Skip to main content
All CollectionsCoaching & Guidance
Addressing Team Member Layoffs and Team Reductions
Addressing Team Member Layoffs and Team Reductions

Losing valuable team members can be a traumatic experience for your team. Follow these tips to make the best of a bad situation.

Stephen Franklin avatar
Written by Stephen Franklin
Updated over a week ago

When members of your team have been let go from the organization or the team has been required to reduce its numbers, it's important to handle the situation in a way that is professional, transparent, and supportive. Following these steps will give your team the best opportunity to process their new situation quickly and move forward in a constructive manner:

Tip: Before addressing the situation with your team, consult with your manager and HR Representative to ensure you are following the organization's standard operating procedures and guidelines.

1. Choose an appropriate time and place to have the conversation.

This should be a quiet and private location where the team can focus on the conversation and express their thoughts and feelings freely.

2. Be transparent and honest.

Be clear and direct about what has happened, and provide as much information as you can. Avoid sugarcoating the situation or providing false hope.

3. Be empathetic and supportive.

Recognize that the news may be difficult for the team to hear, and be prepared to listen to their thoughts and concerns. Offer support and resources to help the team through this difficult time.

Tip: There will likely be a variety of reactions across the individual team members as they initially process the bad news. Prepare yourself for all types of reactions and remember that it is your responsibility as their leader to guide the team through the trauma. If any team members "cross the line" into inappropriate behavior, respectfully request a private conversation away from the team and calmly explain how their reaction will not be tolerated, even under such circumstances. Attempt to stabilize the team member so that the team can come together again and process the news together as a group.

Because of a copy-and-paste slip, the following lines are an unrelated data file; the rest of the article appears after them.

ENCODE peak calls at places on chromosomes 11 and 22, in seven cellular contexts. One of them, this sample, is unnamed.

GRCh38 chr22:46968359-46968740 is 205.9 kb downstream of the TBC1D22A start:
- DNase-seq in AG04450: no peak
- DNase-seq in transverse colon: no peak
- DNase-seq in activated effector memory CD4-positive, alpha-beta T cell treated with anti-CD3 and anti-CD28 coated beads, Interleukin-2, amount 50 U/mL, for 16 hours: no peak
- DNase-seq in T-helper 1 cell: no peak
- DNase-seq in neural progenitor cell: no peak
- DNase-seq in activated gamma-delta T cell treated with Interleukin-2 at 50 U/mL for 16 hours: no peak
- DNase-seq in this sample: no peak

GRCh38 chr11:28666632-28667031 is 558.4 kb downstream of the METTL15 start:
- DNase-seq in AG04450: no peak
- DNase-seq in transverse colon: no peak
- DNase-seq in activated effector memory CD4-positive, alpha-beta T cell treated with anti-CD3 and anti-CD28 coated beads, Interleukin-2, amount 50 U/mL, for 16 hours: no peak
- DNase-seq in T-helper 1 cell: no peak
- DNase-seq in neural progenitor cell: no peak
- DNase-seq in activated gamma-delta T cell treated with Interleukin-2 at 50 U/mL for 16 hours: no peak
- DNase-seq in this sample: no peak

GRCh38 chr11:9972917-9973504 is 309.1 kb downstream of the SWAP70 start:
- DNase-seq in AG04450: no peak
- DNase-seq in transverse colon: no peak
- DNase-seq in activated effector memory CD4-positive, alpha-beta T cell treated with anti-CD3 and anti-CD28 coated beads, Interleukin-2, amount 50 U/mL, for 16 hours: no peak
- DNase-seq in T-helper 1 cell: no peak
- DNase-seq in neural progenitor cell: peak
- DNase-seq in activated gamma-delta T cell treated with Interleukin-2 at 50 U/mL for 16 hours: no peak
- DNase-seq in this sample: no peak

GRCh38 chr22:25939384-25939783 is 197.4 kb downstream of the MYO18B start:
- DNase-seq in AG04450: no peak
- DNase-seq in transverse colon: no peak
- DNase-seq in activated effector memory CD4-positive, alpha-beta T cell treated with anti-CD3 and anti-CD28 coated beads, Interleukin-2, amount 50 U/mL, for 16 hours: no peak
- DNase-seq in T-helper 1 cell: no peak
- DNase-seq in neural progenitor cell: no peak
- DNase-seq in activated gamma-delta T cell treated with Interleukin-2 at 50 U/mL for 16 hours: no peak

4. Communicate the next steps.

Provide clear and specific information about what will happen next, and how the team will adapt, the best it can, to the new circumstances.

5. Follow up and provide ongoing support.

After delivering the news, check in with the team regularly to see how they are doing, and provide support and guidance as needed.

Tip: Over the following days and weeks, as team members' initial heightened emotional states decline, do not mistakenly assume that this means that your team has properly processed the bad news. Add a recurring topic to your team meetings to discuss and address any persisting effects to ensure your team is moving forward, as effectively as possible, without ongoing, lingering consequences.

By following these steps, you can help ensure that the team receives the news in a way that is respectful, transparent, and supportive and allows the team productively continue forward in their mission and objectives.

Did this answer your question?